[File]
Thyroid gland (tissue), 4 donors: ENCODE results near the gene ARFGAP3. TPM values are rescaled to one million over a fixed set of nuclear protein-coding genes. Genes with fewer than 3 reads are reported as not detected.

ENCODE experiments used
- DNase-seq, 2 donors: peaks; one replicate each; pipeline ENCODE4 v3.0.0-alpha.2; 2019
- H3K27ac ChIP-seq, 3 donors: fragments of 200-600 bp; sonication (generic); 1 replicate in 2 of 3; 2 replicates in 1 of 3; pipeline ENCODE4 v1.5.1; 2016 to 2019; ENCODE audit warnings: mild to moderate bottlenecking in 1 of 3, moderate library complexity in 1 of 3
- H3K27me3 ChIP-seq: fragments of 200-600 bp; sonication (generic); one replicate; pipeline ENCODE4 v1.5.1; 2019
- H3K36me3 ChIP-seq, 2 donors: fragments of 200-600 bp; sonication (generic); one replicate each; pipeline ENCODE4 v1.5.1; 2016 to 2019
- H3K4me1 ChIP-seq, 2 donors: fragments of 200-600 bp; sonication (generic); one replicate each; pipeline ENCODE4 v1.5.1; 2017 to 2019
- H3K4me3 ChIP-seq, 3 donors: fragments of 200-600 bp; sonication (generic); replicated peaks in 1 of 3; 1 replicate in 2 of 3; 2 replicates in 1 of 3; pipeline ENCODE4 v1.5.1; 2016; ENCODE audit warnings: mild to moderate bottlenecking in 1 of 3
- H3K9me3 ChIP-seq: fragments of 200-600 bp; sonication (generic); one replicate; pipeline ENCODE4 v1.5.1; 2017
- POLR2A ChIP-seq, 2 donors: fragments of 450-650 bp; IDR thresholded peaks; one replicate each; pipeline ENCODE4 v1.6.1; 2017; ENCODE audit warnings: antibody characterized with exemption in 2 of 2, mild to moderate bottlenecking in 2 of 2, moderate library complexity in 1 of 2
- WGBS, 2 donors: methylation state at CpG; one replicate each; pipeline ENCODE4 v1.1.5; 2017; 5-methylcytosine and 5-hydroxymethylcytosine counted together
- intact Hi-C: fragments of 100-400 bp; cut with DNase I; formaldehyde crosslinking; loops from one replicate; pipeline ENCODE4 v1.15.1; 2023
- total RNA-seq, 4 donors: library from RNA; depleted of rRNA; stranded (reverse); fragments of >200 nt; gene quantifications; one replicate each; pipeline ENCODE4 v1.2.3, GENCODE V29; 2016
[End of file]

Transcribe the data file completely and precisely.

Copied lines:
Thyroid gland (tissue), 4 donors: ENCODE results near the gene ARFGAP3. TPM values are rescaled to one million over a fixed set of nuclear protein-coding genes. Genes with fewer than 3 reads are reported as not detected.

ENCODE experiments used
- DNase-seq, 2 donors: peaks; one replicate each; pipeline ENCODE4 v3.0.0-alpha.2; 2019
- H3K27ac ChIP-seq, 3 donors: fragments of 200-600 bp; sonication (generic); 1 replicate in 2 of 3; 2 replicates in 1 of 3; pipeline ENCODE4 v1.5.1; 2016 to 2019; ENCODE audit warnings: mild to moderate bottlenecking in 1 of 3, moderate library complexity in 1 of 3
- H3K27me3 ChIP-seq: fragments of 200-600 bp; sonication (generic); one replicate; pipeline ENCODE4 v1.5.1; 2019
- H3K36me3 ChIP-seq, 2 donors: fragments of 200-600 bp; sonication (generic); one replicate each; pipeline ENCODE4 v1.5.1; 2016 to 2019
- H3K4me1 ChIP-seq, 2 donors: fragments of 200-600 bp; sonication (generic); one replicate each; pipeline ENCODE4 v1.5.1; 2017 to 2019
- H3K4me3 ChIP-seq, 3 donors: fragments of 200-600 bp; sonication (generic); replicated peaks in 1 of 3; 1 replicate in 2 of 3; 2 replicates in 1 of 3; pipeline ENCODE4 v1.5.1; 2016; ENCODE audit warnings: mild to moderate bottlenecking in 1 of 3
- H3K9me3 ChIP-seq: fragments of 200-600 bp; sonication (generic); one replicate; pipeline ENCODE4 v1.5.1; 2017
- POLR2A ChIP-seq, 2 donors: fragments of 450-650 bp; IDR thresholded peaks; one replicate each; pipeline ENCODE4 v1.6.1; 2017; ENCODE audit warnings: antibody characterized with exemption in 2 of 2, mild to moderate bottlenecking in 2 of 2, moderate library complexity in 1 of 2
- WGBS, 2 donors: methylation state at CpG; one replicate each; pipeline ENCODE4 v1.1.5; 2017; 5-methylcytosine and 5-hydroxymethylcytosine counted together
- intact Hi-C: fragments of 100-400 bp; cut with DNase I; formaldehyde crosslinking; loops from one replicate; pipeline ENCODE4 v1.15.1; 2023
- total RNA-seq, 4 donors: library from RNA; depleted of rRNA; stranded (reverse); fragments of >200 nt; gene quantifications; one replicate each; pipeline ENCODE4 v1.2.3, GENCODE V29; 2016